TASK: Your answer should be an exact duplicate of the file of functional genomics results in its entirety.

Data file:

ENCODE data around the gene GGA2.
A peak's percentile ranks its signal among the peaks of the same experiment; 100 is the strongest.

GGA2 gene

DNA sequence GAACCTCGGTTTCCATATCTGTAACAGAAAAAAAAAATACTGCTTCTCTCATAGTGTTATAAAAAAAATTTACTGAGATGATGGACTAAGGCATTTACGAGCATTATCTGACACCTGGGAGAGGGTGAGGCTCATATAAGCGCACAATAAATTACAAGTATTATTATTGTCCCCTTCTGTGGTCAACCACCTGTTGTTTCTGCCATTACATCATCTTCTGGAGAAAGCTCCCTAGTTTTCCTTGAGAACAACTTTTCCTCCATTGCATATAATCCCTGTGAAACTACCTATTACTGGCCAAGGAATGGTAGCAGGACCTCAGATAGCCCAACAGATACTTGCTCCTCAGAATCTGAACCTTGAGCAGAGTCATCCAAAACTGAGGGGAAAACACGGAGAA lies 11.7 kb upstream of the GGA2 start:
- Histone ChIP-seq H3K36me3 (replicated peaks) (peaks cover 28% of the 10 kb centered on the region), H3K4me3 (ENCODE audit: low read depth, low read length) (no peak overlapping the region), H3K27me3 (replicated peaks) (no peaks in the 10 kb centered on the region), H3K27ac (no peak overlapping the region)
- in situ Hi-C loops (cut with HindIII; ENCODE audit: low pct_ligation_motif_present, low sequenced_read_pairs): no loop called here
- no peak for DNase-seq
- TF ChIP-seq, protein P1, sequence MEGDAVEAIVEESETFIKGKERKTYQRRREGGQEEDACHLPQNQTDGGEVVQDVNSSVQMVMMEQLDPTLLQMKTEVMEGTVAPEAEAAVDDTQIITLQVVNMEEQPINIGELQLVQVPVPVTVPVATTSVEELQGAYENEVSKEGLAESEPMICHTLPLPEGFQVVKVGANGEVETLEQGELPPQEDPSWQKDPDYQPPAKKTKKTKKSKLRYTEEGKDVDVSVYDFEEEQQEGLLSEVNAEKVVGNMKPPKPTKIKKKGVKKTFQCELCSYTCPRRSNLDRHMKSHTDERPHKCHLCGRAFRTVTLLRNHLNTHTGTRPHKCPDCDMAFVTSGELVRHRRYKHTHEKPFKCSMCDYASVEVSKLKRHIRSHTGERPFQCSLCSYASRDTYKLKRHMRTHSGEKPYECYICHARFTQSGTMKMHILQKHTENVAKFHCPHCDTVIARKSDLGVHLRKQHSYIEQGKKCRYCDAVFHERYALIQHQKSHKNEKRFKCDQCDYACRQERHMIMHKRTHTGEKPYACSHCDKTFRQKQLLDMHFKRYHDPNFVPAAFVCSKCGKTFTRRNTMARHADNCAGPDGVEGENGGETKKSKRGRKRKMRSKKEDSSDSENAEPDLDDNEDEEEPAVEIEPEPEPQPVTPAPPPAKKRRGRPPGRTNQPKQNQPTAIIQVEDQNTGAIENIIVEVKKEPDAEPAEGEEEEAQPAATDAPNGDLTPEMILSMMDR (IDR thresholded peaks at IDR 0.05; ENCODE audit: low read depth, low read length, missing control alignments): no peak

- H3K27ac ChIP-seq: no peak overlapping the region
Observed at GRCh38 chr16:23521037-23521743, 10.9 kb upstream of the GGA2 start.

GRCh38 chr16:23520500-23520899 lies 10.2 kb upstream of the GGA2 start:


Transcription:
ENCODE data around the gene GGA2.
A peak's percentile ranks its signal among the peaks of the same experiment; 100 is the strongest.

GGA2 gene

DNA sequence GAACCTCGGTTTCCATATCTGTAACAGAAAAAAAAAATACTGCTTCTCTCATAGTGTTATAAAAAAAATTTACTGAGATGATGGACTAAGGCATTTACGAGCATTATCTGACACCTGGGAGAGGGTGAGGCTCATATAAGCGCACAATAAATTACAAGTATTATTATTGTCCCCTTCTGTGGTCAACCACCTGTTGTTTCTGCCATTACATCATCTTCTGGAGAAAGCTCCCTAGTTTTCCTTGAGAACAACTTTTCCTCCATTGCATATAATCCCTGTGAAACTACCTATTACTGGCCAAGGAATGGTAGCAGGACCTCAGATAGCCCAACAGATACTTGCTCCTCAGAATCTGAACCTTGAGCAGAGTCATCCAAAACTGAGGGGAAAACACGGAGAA lies 11.7 kb upstream of the GGA2 start:
- Histone ChIP-seq H3K36me3 (replicated peaks) (peaks cover 28% of the 10 kb centered on the region), H3K4me3 (ENCODE audit: low read depth, low read length) (no peak overlapping the region), H3K27me3 (replicated peaks) (no peaks in the 10 kb centered on the region), H3K27ac (no peak overlapping the region)
- in situ Hi-C loops (cut with HindIII; ENCODE audit: low pct_ligation_motif_present, low sequenced_read_pairs): no loop called here
- no peak for DNase-seq
- TF ChIP-seq, protein P1, sequence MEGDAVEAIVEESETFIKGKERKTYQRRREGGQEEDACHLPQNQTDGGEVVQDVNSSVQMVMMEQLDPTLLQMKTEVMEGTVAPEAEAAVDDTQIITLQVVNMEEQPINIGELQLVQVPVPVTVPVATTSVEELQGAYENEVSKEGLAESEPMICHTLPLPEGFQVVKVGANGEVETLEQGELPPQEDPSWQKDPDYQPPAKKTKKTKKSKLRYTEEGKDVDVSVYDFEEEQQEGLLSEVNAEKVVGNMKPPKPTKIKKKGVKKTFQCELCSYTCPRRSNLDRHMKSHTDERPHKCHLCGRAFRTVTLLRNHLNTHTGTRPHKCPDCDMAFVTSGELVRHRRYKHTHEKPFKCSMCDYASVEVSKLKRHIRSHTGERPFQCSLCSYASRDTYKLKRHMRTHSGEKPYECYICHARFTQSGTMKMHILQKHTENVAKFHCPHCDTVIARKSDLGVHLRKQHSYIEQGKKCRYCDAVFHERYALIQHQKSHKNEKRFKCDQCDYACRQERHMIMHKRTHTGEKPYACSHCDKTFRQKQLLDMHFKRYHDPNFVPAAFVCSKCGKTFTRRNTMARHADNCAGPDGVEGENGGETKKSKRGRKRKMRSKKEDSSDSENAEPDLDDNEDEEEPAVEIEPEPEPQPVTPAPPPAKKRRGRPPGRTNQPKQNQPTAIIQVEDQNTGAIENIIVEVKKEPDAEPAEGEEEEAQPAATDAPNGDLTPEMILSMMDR (IDR thresholded peaks at IDR 0.05; ENCODE audit: low read depth, low read length, missing control alignments): no peak

- H3K27ac ChIP-seq: no peak overlapping the region
Observed at GRCh38 chr16:23521037-23521743, 10.9 kb upstream of the GGA2 start.

GRCh38 chr16:23520500-23520899 lies 10.2 kb upstream of the GGA2 start: